Or the people learning to speak English in China, back in the mid-90s, chewing loudly in my ear and spitting tea on the floor, as we all cramped together in a shitty train for hours and hours and hours.
Or the boy in Mexico, who wanted to have his way with me, in his little hut nearby, and somehow, his eyeballs pulsed when he looked at me. I didn’t know eyeballs could pulse until that point.
So many people, from all walks of life, all faiths, all cultures — just human beings at their best, helping, guiding, showing and expecting nothing in return., except the boy from Mexico — bless him.
You learn so much
When you travel, you learn to become vulnerable and to accept your own vulnerability, because you must. You have to learn to trust others when you are out there, facing the world alone.
Equally, you learn to pay attention to your intuition and trust it when you believe someone is a threat. My intuition is very very good, and I could spot danger a mile away, and it got me out of so much trouble. But still, I always met so many more amazing people than I have people wanting to do me harm.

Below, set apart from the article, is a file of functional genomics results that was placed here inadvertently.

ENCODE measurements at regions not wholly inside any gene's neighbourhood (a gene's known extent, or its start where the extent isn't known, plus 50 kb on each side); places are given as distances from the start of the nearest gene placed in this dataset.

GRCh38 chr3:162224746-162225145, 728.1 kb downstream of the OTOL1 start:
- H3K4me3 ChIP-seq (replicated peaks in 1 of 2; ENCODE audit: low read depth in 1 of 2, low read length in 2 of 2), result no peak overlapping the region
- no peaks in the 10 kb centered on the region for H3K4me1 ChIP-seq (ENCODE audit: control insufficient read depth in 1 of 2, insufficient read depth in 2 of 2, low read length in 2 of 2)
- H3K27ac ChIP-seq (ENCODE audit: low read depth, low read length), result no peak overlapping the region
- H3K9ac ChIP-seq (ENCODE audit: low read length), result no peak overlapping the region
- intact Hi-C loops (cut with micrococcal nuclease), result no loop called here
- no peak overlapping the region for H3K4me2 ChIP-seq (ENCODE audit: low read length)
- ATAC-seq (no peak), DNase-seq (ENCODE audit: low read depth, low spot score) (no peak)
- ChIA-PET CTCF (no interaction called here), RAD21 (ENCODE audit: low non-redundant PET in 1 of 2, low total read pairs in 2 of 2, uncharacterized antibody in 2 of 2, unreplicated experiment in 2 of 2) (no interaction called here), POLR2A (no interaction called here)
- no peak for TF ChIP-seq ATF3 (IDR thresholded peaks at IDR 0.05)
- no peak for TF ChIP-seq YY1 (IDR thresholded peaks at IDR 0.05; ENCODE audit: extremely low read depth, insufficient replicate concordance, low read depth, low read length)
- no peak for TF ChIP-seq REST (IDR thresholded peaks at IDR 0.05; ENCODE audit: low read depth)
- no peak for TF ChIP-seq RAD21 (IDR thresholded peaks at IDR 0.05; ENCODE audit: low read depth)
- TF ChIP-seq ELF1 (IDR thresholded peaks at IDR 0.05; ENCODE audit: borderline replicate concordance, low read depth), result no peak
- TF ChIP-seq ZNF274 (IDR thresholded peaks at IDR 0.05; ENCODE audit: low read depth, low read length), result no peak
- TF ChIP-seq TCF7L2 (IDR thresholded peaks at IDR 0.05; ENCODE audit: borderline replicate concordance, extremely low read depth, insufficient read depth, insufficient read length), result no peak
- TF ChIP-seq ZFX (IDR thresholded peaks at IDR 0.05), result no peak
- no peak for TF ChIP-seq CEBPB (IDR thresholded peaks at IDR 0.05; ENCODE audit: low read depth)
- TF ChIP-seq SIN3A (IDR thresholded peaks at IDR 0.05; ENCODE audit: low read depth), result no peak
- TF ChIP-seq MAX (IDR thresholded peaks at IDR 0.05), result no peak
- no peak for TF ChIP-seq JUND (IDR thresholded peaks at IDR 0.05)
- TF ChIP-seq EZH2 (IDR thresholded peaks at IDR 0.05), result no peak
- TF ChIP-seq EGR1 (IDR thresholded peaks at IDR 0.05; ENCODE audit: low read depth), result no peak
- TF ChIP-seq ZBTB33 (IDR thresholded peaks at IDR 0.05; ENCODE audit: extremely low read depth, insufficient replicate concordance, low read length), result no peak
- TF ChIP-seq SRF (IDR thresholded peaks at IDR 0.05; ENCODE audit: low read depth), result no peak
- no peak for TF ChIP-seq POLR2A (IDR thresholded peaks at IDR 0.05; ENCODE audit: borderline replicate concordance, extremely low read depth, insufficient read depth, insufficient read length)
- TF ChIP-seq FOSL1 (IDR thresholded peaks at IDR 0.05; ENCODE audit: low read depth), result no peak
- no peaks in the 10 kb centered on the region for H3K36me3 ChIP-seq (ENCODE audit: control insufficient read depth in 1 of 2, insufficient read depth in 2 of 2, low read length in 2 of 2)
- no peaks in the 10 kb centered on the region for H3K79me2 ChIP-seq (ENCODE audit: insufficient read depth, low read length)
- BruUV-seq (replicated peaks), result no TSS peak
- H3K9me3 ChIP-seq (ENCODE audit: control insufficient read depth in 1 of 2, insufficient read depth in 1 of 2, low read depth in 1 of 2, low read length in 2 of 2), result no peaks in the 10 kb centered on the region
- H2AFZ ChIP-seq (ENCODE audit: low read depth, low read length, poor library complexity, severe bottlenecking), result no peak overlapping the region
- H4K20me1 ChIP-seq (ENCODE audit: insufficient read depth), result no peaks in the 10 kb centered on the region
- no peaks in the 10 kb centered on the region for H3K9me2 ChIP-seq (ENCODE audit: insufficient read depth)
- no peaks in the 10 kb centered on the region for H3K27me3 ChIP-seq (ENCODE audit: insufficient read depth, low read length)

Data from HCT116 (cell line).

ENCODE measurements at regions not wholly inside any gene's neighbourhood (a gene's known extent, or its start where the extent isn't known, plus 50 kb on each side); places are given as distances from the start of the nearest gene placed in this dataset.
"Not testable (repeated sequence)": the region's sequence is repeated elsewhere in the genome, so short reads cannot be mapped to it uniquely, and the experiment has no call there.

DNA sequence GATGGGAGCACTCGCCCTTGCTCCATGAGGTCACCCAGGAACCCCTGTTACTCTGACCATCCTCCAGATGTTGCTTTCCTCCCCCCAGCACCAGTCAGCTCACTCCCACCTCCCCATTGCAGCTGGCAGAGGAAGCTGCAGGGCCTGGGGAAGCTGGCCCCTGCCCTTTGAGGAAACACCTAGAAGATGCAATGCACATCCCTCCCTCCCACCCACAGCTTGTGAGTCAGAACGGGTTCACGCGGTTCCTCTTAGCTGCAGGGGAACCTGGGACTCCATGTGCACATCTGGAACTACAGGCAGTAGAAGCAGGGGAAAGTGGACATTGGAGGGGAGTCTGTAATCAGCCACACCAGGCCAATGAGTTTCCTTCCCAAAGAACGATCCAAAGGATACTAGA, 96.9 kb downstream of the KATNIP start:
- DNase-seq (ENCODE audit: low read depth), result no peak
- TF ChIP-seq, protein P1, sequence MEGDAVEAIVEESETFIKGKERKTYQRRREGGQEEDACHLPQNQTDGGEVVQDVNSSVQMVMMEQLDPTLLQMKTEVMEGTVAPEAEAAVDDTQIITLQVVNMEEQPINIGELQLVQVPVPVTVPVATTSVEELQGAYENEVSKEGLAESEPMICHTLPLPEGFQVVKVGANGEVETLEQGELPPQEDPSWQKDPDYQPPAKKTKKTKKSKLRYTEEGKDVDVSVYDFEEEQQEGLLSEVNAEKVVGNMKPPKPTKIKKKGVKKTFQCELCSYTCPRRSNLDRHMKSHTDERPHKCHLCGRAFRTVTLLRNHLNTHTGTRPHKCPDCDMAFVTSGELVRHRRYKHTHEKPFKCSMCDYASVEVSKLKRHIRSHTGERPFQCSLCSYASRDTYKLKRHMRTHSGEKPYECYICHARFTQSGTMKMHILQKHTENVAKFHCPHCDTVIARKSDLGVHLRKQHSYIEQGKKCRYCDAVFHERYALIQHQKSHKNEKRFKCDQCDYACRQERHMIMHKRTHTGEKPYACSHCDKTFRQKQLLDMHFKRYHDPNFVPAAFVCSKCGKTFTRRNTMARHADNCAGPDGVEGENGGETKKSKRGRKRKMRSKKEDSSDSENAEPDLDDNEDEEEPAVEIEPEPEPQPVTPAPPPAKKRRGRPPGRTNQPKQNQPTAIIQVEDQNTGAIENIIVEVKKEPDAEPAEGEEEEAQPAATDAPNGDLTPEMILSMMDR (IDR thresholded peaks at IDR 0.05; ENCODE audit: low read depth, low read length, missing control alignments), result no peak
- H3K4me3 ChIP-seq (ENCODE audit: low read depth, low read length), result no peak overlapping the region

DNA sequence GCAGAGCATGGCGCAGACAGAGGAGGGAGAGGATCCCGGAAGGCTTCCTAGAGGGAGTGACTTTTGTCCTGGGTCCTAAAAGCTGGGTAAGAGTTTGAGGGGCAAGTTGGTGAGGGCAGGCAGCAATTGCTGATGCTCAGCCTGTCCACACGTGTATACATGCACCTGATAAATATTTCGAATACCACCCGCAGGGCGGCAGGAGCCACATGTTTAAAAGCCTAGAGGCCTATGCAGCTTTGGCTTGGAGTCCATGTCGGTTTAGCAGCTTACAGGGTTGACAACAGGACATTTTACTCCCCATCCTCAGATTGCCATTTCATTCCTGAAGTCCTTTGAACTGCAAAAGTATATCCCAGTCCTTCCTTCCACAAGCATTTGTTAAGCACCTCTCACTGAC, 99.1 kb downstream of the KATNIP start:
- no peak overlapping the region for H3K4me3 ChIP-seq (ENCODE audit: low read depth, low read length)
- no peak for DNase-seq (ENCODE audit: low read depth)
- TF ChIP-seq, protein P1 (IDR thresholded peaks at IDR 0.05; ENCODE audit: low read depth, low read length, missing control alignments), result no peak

I saw laughter everywhere, but definitely the happiest place on earth — Istanbul. My word the Turks can laugh. I hope they still are.
Israel — its history blew my mind, but there is a dark side. A sinister side. You have to keep your wits about you there.
Guatemala City, Tegucigalpa in Honduras and Managua in Nicaragua — three of the most dangerous cities in Central America apparently — never had a moment of fear as I wandered the streets alone. I had to. I was alone. I met amazing people there.
So many countries, so many thoughts for every place I’ve been privileged to visit. I should write a list!!
The emergence of real strength
But the final gift is strength in oneself. When you travel alone, facing internal demons and some external challenges, you learn to fight and stand up for yourself. You learn how to get around with barely any language at all. You learn how to cope, and you learn how to thrive. You get to know yourself and believe deeply in your ideals. It grounds you. It connects you to your values. You get fully in touch with you.